THE BASSES sing the lowest of anybody. This basically explains everything. They are stolid, dependable people, and have more facial hair than anybody else. The basses feel perpetually unappreciated, but they have a deep conviction that they are actually the most important part (a view endorsed by musicologists, but certainly not by sopranos or tenors), despite the fact that they have the most boring part of anybody and often sing the same note (or in endless fifths) for an entire page. They compensate for this by singing as loudly as they can get away with - most basses are tuba players at heart. Basses are the only section that can regularly complain about how low their part is, and they make horrible faces when trying to hit very low notes. Basses are charitable people, but their charity does not extend so far as tenors, whom they consider effete poseurs. Basses hate tuning the tenors more than almost anything else. Basses like altos - except when they have duets and the altos get the good part. As for the sopranos, they are simply in an alternate universe which the basses don't understand at all. They can't imagine why anybody would ever want to sing that high and sound that bad when they make mistakes. When a bass makes a mistake, the other three parts will cover him, and he can continue on his merry way, knowing that sometime, somehow, he will end up at the root of the chord

Friday, January 14, 2011

First Rehearsal

Lest one would think that my choral life exists only with the 2 or 3 symphony concerts a year, may I assure you that I sing in a church choir that rehearses on a weekly basis.  Tonight we had it -  The first rehearsal of a work that nobody knows.  This time it is Mendelssohn's Lobgesang (Hymn of Praise) which, you would think, being a good Mennonite choir that sings German works,  would be in our repertoire.  Judging by the choral sound we produced not a one of us has ever sung it before - except for movement 5 which we have sung as a stand alone piece.  This bit of knowledge did nothing to help us along the patch of syncopation and accidentals and we certainly had our share of accidents.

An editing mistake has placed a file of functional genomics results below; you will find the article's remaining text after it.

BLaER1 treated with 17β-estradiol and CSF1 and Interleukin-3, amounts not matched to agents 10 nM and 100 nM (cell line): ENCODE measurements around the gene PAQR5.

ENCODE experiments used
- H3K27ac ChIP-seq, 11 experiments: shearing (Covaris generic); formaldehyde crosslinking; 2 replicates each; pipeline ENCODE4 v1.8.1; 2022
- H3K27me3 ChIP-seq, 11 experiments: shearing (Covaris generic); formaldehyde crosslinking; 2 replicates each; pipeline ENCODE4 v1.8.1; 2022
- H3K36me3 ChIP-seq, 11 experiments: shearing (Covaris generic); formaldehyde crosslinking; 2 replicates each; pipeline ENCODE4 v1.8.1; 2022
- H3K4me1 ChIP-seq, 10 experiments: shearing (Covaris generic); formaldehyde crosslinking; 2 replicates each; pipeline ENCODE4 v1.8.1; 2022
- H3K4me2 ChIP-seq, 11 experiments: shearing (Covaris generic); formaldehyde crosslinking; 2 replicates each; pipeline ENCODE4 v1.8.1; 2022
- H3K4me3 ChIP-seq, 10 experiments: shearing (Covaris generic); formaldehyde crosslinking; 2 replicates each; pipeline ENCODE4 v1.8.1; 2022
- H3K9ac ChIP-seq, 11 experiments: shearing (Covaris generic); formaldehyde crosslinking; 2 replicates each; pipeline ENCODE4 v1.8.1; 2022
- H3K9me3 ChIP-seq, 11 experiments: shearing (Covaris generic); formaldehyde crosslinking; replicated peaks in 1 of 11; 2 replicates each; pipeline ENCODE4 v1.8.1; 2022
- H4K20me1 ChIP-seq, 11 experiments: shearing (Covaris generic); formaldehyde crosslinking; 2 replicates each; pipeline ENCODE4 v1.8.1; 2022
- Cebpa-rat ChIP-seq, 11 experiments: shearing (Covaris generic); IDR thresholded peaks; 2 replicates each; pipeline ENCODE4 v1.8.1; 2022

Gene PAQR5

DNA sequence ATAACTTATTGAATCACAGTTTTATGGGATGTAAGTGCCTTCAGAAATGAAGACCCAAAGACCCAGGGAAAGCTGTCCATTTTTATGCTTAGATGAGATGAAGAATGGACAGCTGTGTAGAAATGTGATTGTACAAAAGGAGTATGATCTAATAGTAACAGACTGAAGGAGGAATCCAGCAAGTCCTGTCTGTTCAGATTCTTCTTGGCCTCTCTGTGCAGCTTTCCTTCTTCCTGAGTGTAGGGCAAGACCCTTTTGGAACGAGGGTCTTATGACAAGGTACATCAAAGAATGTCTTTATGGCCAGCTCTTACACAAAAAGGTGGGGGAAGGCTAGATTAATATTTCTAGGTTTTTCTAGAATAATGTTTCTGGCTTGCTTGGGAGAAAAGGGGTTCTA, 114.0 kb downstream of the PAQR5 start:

Being the church choir's first rehearsal  it was a night of NP (note pounding) and sounds of off-key and off-rhythm - in short - everything one would expect of a first rehearsal..  Tedious?  Oh, yes.
  First the ladies pound out a few bars, then the men, then together, and then the next section.  This is repeated every ten bars or so with slight variations.  The conductor may say, after the ladies have struggled through their 10 bars, "I need to hear the altos alone"  and as much as we try to convince ourselves it is because he just can't get enough of our sound somehow the look on his face suggests the repetition is for another reason. 
On First Rehearsal night the conductor, after suffering through 30 minutes of bellowing, will say "sotto voce, sotto voce", which is music speak for shut up, shut up.  The choir convinces itself that he wants us to save our voices but really, it is his ears he is worried about.
Tonight we rejoiced because we had more than 1 tenor, it may have been as many as 3.  If you know any tenors please send them our way.  This is the standard and eternal plea of all choirs.  Then, because it is a church choir throughout the rehearsal there is the sound of altos chatting about new grandchildren while the basses are having their notes pounded out.  The ladies must speak quite loudly to talk above the pounding of the piano.  The sopranos are giggling about something or another, as sopranos are wont to do.
The one line I heard most often today was "where are we?"  this can most often be heard coming from the bass section.  We have just finished a 10 bar stretch with women and men separated and the conductor says, "okay let's try it all together."  "Where are we?" comes the question, and then for the 7th time that night will come the discussion whether we are talking about page numbers, bar numbers, bar letters, or the new page numbers which we just wrote in?.
May I say for the record that this does not come from the alto section, somehow, the altos just know where we are at all times.  Where we are is secure in our knowledge that we are necessary to the piece even if no one else thinks so.